- Grand Theory/Grand Tour: Negotiating Samuel Huntington in the Grey Zone of Europe
In 1996, the Russian-based photo-conceptualist group AES launched its mock “Travel Agency to the Future” with the “Islamic Project,” a series of digitally altered images depicting the monuments and spaces of familiar tourist destinations in the year 2006, invaded, occupied, and altered by Islamic civilization. Drawing inspiration from Samuel Huntington’s “The Clash of Civilizations?”—the popular and highly influential political paradigm emerging in the mid-1990s anticipating the time when “Islamic” and “Western” civilizations would come violently into collision—AES and its fictitious travel agency has promoted its project as Huntington’s vision of the “Grand Tour” into the future. Cultural difference explored through the rhetoric, gestures, and construction of such a tourist gaze facilitates a mode of political engagement far removed from the specificity of place or history. The unique position of AES to begin critically exploring, problematizing, and articulating what is at stake in the construction of such monolithic stereotypes emerges out of its own status as postcommunist citizens on the fault line between “East” and “West,” in what Piotr Piotrowski terms the “grey zone of Europe.” Therein, the processes and rhetoric of globalization and multiculturalism have played out on the terrain of a hotly divided and increasingly nationalistic social body where geographic tensions have undermined the West’s call for a harmonizing of all divisions—a united Europe. Therefore, AES utilizes the visual effect of montage to critically link the more abstract ideas of Huntington with a wider geo-political conflict emerging in Central Europe.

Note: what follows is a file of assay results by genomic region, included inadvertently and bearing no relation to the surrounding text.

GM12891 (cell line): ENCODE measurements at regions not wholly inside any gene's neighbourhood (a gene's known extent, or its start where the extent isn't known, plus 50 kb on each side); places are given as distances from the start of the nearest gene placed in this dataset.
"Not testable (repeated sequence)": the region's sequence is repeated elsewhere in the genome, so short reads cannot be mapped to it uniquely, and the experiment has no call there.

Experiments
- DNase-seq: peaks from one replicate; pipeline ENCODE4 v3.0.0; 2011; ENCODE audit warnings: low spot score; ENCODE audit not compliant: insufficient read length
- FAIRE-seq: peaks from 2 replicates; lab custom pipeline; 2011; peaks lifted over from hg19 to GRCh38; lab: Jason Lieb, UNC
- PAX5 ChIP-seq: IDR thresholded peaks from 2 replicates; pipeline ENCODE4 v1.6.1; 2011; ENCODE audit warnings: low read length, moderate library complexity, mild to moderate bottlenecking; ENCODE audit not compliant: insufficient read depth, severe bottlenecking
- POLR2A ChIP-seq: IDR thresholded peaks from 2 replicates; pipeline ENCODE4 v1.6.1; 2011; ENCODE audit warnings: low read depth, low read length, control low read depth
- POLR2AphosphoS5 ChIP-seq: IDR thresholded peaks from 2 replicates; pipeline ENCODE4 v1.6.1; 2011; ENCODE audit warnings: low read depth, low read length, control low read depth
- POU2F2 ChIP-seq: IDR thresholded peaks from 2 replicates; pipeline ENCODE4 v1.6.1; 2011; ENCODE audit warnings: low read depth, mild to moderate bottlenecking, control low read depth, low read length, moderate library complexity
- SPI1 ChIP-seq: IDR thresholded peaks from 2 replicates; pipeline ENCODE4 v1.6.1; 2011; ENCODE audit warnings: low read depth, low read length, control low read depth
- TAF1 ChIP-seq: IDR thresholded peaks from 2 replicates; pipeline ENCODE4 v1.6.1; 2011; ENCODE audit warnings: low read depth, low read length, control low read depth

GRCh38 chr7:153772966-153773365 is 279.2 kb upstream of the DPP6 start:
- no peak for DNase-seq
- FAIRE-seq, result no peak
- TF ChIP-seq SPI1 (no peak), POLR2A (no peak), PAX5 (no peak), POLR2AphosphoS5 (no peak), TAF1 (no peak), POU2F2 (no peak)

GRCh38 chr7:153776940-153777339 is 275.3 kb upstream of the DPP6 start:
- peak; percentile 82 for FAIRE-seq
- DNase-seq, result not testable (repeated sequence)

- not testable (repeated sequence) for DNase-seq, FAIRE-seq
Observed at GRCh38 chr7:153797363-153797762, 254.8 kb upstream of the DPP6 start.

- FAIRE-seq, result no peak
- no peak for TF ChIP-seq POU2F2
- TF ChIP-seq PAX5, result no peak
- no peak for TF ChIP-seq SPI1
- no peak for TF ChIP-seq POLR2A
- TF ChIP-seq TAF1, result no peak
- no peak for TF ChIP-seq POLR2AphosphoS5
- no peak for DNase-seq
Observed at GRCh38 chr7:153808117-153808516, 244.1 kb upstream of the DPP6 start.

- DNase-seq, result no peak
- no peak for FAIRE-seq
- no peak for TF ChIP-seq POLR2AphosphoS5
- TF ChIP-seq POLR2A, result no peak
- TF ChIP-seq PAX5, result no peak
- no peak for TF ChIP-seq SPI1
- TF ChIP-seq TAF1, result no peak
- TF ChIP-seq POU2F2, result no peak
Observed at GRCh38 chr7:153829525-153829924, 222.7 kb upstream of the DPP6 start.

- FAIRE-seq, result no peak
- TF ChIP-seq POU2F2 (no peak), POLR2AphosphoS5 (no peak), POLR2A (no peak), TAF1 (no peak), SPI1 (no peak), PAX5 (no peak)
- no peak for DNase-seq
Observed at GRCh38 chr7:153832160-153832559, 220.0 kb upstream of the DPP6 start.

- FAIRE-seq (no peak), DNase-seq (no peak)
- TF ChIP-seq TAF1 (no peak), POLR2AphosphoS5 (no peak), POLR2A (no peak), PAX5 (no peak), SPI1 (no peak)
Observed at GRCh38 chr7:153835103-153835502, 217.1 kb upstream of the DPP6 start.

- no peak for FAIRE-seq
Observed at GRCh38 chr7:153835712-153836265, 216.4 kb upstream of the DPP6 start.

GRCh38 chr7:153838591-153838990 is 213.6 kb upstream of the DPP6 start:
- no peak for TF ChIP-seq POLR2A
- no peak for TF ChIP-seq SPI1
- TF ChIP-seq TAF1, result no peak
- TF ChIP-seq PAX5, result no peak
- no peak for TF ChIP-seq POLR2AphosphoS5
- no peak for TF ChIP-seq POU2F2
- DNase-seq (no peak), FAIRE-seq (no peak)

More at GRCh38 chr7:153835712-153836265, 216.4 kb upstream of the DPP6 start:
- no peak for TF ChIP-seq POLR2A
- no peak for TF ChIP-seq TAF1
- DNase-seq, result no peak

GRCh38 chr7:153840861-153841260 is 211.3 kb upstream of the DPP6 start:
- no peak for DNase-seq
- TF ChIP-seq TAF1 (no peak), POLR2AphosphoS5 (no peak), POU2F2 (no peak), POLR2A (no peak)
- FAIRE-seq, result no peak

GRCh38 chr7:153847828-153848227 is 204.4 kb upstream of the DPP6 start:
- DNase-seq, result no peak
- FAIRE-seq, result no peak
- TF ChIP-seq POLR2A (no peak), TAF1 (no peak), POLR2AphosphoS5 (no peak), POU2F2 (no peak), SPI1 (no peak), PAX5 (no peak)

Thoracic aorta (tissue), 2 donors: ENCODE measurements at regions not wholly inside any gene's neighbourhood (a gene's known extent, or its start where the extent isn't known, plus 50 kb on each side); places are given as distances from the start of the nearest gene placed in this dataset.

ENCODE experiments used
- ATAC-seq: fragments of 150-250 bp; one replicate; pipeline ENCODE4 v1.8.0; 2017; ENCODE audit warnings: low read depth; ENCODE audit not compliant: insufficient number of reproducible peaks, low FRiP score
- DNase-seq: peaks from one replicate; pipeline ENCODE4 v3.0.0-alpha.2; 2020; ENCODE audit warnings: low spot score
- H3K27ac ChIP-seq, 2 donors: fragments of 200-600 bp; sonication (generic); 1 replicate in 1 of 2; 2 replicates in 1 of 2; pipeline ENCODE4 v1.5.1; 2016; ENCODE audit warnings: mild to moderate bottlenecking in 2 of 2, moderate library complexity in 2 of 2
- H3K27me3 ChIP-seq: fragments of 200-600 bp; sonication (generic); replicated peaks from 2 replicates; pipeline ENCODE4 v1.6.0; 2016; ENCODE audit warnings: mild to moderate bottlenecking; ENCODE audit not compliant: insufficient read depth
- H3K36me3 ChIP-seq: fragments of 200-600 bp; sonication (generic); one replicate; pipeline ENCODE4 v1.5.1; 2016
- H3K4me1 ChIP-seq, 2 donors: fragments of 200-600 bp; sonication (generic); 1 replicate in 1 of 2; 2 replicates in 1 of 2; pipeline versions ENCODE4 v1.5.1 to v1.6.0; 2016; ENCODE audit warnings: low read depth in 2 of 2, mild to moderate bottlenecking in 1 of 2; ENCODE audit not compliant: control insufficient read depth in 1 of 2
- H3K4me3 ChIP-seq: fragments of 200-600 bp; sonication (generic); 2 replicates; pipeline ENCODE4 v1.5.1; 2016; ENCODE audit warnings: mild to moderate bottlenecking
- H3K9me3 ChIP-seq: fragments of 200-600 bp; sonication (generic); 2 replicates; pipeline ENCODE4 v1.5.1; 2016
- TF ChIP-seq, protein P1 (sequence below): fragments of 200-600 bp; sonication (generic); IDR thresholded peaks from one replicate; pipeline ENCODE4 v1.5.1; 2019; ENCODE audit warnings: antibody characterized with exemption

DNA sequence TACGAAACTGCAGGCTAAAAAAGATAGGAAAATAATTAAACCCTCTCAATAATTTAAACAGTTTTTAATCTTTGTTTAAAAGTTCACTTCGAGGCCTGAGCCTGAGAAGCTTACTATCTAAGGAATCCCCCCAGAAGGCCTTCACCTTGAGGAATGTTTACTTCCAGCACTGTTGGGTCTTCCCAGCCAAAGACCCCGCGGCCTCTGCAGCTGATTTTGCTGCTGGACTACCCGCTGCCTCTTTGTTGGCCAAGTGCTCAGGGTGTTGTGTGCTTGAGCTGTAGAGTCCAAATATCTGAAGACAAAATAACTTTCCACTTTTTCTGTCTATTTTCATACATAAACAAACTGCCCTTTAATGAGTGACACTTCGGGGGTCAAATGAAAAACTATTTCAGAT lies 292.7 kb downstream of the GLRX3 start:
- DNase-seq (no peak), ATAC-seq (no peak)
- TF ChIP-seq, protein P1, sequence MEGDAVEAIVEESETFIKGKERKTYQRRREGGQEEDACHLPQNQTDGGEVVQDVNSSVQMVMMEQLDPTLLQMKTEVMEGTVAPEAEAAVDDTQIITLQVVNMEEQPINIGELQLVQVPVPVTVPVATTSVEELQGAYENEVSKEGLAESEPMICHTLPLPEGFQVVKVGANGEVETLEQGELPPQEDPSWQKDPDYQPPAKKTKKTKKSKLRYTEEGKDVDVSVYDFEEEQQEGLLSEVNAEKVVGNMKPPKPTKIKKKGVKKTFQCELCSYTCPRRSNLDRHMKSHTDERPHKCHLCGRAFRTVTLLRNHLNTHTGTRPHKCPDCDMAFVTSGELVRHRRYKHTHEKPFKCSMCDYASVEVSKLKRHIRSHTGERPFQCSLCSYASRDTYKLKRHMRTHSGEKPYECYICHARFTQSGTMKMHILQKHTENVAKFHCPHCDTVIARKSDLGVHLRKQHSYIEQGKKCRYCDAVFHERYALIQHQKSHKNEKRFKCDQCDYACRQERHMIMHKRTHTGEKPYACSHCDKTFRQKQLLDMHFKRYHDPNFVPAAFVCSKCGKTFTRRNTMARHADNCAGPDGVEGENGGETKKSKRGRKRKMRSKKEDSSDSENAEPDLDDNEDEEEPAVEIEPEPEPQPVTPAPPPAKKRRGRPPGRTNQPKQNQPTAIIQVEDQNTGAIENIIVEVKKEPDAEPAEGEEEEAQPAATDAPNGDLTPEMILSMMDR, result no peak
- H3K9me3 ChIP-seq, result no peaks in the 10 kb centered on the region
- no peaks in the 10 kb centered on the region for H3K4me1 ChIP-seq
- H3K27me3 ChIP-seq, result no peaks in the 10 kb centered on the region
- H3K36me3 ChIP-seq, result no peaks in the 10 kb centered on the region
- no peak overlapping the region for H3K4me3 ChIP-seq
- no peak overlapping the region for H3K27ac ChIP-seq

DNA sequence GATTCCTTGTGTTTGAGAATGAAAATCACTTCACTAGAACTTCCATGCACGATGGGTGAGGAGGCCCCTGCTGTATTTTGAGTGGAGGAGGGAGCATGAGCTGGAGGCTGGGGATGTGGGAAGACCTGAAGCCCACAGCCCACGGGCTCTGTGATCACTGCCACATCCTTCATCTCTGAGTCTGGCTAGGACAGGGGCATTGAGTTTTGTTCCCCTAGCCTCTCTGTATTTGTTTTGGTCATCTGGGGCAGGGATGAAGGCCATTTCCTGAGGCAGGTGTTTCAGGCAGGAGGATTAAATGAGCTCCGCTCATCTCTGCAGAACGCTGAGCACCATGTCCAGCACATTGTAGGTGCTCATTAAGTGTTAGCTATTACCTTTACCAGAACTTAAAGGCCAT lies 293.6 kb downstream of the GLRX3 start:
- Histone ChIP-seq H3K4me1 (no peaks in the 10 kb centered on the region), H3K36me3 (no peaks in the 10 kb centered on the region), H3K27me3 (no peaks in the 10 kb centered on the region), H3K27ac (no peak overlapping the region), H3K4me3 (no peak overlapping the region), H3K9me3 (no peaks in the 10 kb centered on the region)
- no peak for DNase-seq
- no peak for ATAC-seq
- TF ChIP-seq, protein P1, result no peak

In conflicts between civilizations, the question is “What are you?” That is a given that cannot be changed. And as we know, from Bosnia to the Caucasus to the Sudan, the wrong answer to that question can mean a bullet in the head.—Samuel Huntington, The Clash of Civilizations(1996)
If the search for difference is widely presented as a tourist attraction, it is obvious that cultural differences are being negated. The new types of difference that emerge are hard to identify and require too much time to decode.—-Chris Rojek, Touring Cultures(1997)
In 1996, the Russian based photo-conceptualist group AES (made up of artists Tatyana Arzamasova, Lev Evzovitch, and Evgeny Svyatsky) launched its “Travel Agency to the Future” with the Islamic Project. Promoting a set of fictitious Grand Tours which would set out in the year 2006 into a radically changed and dystopic landscape, AES drew inspiration from Samuel Huntington’s popular political paradigm of the mid 1990s, which anticipated the time when Islamic and Western cultures would come violently into collision. Well before the events of September 11th and well before George W. Bush’s “crusade against terror,” AES prepared clients for travel to the future through advertising and promotional material that featured fantastic projections of what the new world order would bring. More specifically, AES produced a series of digitally altered images, in the form of postcards, depicting the monuments and spaces of familiar tourist destinations (such as those found in Paris, Rome, Berlin, and New York) invaded, occupied, and altered by Islamic civilization. Not surprisingly, AES images were scattered among the many “ground zero” photographs widely circulated on the Internet in the days and weeks following the attack on the World Trade Center—a specific moment when a “Western” public was made to confront its own fears of an “Islamic” Other (see Figure 1). 1
Over the past five years, AES, the agency, and its promotional material have been set in a variety of locations and spaces each with its own set of complexities, be they the spaces of the gallery, the spaces of the street, or the virtual spaces of its agency website on the World Wide Web. 2Central to the Islamic Projectis the constructed tension between “East” and “West,” a monolithic paradigm and theoretical concept that works strategically at many levels, be they geographic, economic, cultural, or political. New Freedom (2006) Copyright © AES & GRAF d’SIGN 1996
New Freedom (2006)
Copyright © AES & GRAF d’SIGN 1996
The unique position of AES, as a group of Russian artists, to begin exploring, problematizing, and articulating what is at stake in the construction...